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#pounditSaturday, September 19, 2020

Why Lakers vs. Trail Blazers would make for a surprisingly intriguing playoff series

Damian Lillard

This season the Los Angeles Lakers hold a 17-2 record against the six teams competing in Orlando for the right to inevitably lose to them in the first round of the playoffs. It remains no secret that the basketball world yearns to see LeBron James and Zion Williamson square off in a ceremonious battle of the present versus the future this coming postseason. Guidelines weren’t explicitly put in place to ensure a Williamson versus James matchup, but it seems highly coincidental that the ninth seed must finish within four games of the eighth seed to force a play-in game for the final playoff spot, as the Pelicans currently sit 3.5 games back of the eighth-seeded Memphis. Also sitting 3.5 games back of the Grizzlies are both the Sacramento Kings and the Portland Trail Blazers.

While the Kings have continued to improve since their underwhelming 15-29 start to the season, the Trail Blazers remain the most intriguing matchup for the Lakers on account of one player alone: Damian Lillard.

None of the six potential opponents for the Lakers in round one boast a scorer as accomplished as Lillard. Like most good scorers, Lillard can get hot and single-handedly steal a playoff game for his team. But what separates Lillard from the other scorers of his generation is the ability to get hot and single-handedly win an entire playoff series. Throughout his career, Lillard has perfected his timing on when to set the clock to “Dame Time” and is always ready to deliver when the Trail Blazers call on him. His dismantling of Russell Westbrook and the rest of the Thunder in last year’s playoffs serves as a reminder for anyone who dares to challenge Lillard.

Despite producing at a career-high rate of 28.9 points per game this season, Lillard has elevated his game to an even higher level against the Western Conference’s elite. In three games against the Lakers, Lillard is averaging an absurd 36 points and 9 assists per game on close to 50-40-90 shooting slashes. Portland was able to top Los Angeles in their final meeting of the season behind one of Lillard’s most memorable career efforts in which he fell just two points and one rebound short of a 50 point triple-double. Shots like the one depicted below begin to tell the story of why Lillard is so unstoppable. As Lillard glides around a Hassan Whiteside screen, his defender, Avery Bradley, is in full-on chase mode. Whiteside’s defender, JaVale McGee, has no time to close out before Lillard stops on a dime and elevates from three. Even with the foul and limited space, Lillard calmly sinks the long-range bucket.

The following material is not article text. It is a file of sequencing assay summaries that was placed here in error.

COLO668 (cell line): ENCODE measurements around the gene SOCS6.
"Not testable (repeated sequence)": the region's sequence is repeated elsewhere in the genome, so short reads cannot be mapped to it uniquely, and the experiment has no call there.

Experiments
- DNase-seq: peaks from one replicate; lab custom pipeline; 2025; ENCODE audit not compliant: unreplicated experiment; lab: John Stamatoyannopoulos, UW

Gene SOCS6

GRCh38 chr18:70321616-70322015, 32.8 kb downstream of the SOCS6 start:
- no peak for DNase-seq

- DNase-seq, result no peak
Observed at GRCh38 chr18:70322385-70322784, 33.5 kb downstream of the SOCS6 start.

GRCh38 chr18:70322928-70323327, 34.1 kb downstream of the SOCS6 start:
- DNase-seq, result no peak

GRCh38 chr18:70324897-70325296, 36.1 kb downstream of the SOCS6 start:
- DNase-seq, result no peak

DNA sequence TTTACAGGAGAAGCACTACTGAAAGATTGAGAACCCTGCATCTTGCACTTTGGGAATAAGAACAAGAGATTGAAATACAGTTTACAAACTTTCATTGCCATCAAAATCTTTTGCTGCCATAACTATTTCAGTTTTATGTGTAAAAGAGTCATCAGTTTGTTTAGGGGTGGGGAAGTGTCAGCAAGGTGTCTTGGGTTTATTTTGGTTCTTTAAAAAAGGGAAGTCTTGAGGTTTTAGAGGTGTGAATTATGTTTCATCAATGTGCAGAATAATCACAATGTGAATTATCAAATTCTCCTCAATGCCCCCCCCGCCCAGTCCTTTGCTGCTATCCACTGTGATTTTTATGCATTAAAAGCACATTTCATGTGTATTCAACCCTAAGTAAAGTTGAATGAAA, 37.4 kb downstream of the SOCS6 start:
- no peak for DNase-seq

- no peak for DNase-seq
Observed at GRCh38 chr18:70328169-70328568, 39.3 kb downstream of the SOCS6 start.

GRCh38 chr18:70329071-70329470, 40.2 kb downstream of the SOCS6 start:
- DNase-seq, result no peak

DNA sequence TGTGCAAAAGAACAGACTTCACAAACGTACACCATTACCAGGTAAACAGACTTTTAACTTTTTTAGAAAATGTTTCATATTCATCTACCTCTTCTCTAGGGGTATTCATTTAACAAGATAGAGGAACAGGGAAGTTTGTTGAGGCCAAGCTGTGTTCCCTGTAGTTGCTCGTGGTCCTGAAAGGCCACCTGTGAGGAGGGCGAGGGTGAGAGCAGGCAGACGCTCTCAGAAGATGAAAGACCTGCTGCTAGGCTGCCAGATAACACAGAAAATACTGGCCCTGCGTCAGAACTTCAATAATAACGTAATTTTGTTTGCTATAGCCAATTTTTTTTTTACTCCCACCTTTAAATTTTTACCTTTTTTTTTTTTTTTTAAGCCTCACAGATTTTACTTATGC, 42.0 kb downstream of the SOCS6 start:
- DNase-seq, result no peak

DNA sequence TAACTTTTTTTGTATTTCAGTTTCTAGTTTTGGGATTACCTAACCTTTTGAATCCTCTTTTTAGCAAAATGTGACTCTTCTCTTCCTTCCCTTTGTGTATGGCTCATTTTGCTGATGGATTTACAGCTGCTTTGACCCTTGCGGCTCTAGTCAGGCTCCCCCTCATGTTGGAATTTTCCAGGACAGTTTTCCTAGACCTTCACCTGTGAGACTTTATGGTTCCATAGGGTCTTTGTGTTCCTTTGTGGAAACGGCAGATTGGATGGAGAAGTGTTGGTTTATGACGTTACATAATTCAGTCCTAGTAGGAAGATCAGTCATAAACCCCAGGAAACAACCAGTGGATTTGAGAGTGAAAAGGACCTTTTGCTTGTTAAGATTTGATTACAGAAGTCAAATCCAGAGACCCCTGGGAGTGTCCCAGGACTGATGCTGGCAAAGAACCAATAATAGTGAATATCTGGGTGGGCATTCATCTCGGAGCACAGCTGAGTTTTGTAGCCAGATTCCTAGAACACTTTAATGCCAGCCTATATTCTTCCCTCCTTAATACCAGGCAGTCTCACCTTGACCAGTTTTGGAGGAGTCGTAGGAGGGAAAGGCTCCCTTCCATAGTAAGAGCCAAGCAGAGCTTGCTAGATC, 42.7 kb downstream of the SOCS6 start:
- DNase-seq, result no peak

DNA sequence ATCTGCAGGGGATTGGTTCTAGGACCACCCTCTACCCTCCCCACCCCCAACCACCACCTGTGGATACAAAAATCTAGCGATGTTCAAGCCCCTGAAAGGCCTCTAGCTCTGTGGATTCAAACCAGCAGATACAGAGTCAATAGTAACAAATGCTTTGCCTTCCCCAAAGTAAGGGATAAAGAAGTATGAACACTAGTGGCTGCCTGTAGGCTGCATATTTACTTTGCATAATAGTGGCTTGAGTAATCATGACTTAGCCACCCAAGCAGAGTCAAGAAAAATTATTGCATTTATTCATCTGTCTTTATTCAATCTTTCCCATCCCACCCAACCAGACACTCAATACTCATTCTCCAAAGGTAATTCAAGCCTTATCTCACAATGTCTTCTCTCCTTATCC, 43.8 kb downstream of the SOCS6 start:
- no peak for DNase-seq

As their roster currently sits, the Trail Blazers simply don’t have the talent to steal more than a game or two from the Lakers. However, the return of Jusuf Nurkic provides Portland with a glimmer of optimism. No one will welcome Nurkic’s return to the lineup more than Lillard. Of all the two-man combinations who shared the court for at least 1,000 minutes last season for the Trail Blazers, Lillard and Nurkic’s net rating of 11.3 was the highest. One of the primary reasons for the duo’s dominance was Nurkic’s ability as a screener. Nurkic finished third in the NBA last season in screen assists, but it’s his ability to quickly transition from setting bone-crushing screens to throwing pinpoint passes to open shooters in the corner that renders him so valuable as a roll man. When Nurkic rolls to the rim, it appears as if he’s almost moving at half-speed as he lumbers down the paint until the moment presents itself, and he instantaneously flips the switch and accelerates with the grace of a 7-foot, 290-pound ballerina.

The tweet below shows how quickly Nurkic can dive to the hoop when he slips the screen. Nurkic hardly makes contact with Ricky Rubio before he’s bursting to the rim, but it’s already too late for the two-time Defensive Player of the Year, Rudy Gobert, who is effectively caught in no-man’s-land. Gobert is forced to play further away from the basket than he usually would to account for Lillard’s ability to hit threes from the parking lot, allowing Nurkic to sneak past for the uncontested dunk.

Even with Nurkic’s return to the lineup, the Lakers would remain the betting favorites in a potential first-round series. This series, however, remains one of the most intriguing possible first-round matchups given its potential ramifications on Lillard’s future.

Throughout his time in the NBA, Lillard has maintained a renegade status by refusing to conform to the norm of “superteams” and vowing his loyalty to Portland. Despite it being only two seasons since Lillard made First Team All-NBA, he joins James Harden as the only other 2018 selection who has not subsequently changed teams.

While loyalty has become a seemingly obsolete virtue in the NBA, Lillard’s commitment to the Trail Blazers has never wavered. A brief playoff appearance ending in defeat at the hands of the Lakers, or missing the postseason altogether, could begin to alter Lillard’s outlook entirely. Lillard did sign an extension with Portland last summer that has him under contract until the 2025 season. But in the modern NBA, no player is committed to a team forever. And if Lillard even starts to reconsider what he’s willing to endure to remain with the Trail Blazers, the potential playoff series no one is talking about could become one of the offseason’s most impactful stories.

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